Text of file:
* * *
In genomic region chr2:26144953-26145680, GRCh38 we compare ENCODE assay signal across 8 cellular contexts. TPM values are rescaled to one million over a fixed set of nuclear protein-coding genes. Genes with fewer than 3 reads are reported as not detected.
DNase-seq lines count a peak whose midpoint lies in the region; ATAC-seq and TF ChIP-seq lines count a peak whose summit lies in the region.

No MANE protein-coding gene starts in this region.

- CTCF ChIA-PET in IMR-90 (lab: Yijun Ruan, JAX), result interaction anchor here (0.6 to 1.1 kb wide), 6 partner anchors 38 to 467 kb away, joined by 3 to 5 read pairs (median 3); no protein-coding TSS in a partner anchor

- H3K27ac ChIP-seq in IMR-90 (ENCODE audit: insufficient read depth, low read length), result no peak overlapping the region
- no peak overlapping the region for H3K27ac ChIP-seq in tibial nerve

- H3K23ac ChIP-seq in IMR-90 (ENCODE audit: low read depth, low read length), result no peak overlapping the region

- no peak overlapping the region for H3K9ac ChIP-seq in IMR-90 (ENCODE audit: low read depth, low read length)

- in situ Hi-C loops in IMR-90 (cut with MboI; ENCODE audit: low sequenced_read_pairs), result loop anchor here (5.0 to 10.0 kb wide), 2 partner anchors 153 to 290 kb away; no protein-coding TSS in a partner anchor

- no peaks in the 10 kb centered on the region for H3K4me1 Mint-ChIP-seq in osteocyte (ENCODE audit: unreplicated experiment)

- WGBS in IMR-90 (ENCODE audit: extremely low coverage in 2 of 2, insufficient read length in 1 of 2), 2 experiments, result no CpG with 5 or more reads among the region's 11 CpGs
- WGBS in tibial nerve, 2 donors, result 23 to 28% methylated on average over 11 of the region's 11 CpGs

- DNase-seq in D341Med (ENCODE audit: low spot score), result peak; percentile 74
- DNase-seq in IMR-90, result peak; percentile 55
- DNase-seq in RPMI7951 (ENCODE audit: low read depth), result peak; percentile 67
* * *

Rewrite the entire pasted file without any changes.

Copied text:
In genomic region chr2:26144953-26145680, GRCh38 we compare ENCODE assay signal across 8 cellular contexts. TPM values are rescaled to one million over a fixed set of nuclear protein-coding genes. Genes with fewer than 3 reads are reported as not detected.
DNase-seq lines count a peak whose midpoint lies in the region; ATAC-seq and TF ChIP-seq lines count a peak whose summit lies in the region.

No MANE protein-coding gene starts in this region.

- CTCF ChIA-PET in IMR-90 (lab: Yijun Ruan, JAX), result interaction anchor here (0.6 to 1.1 kb wide), 6 partner anchors 38 to 467 kb away, joined by 3 to 5 read pairs (median 3); no protein-coding TSS in a partner anchor

- H3K27ac ChIP-seq in IMR-90 (ENCODE audit: insufficient read depth, low read length), result no peak overlapping the region
- no peak overlapping the region for H3K27ac ChIP-seq in tibial nerve

- H3K23ac ChIP-seq in IMR-90 (ENCODE audit: low read depth, low read length), result no peak overlapping the region

- no peak overlapping the region for H3K9ac ChIP-seq in IMR-90 (ENCODE audit: low read depth, low read length)

- in situ Hi-C loops in IMR-90 (cut with MboI; ENCODE audit: low sequenced_read_pairs), result loop anchor here (5.0 to 10.0 kb wide), 2 partner anchors 153 to 290 kb away; no protein-coding TSS in a partner anchor

- no peaks in the 10 kb centered on the region for H3K4me1 Mint-ChIP-seq in osteocyte (ENCODE audit: unreplicated experiment)

- WGBS in IMR-90 (ENCODE audit: extremely low coverage in 2 of 2, insufficient read length in 1 of 2), 2 experiments, result no CpG with 5 or more reads among the region's 11 CpGs
- WGBS in tibial nerve, 2 donors, result 23 to 28% methylated on average over 11 of the region's 11 CpGs

- DNase-seq in D341Med (ENCODE audit: low spot score), result peak; percentile 74
- DNase-seq in IMR-90, result peak; percentile 55
- DNase-seq in RPMI7951 (ENCODE audit: low read depth), result peak; percentile 67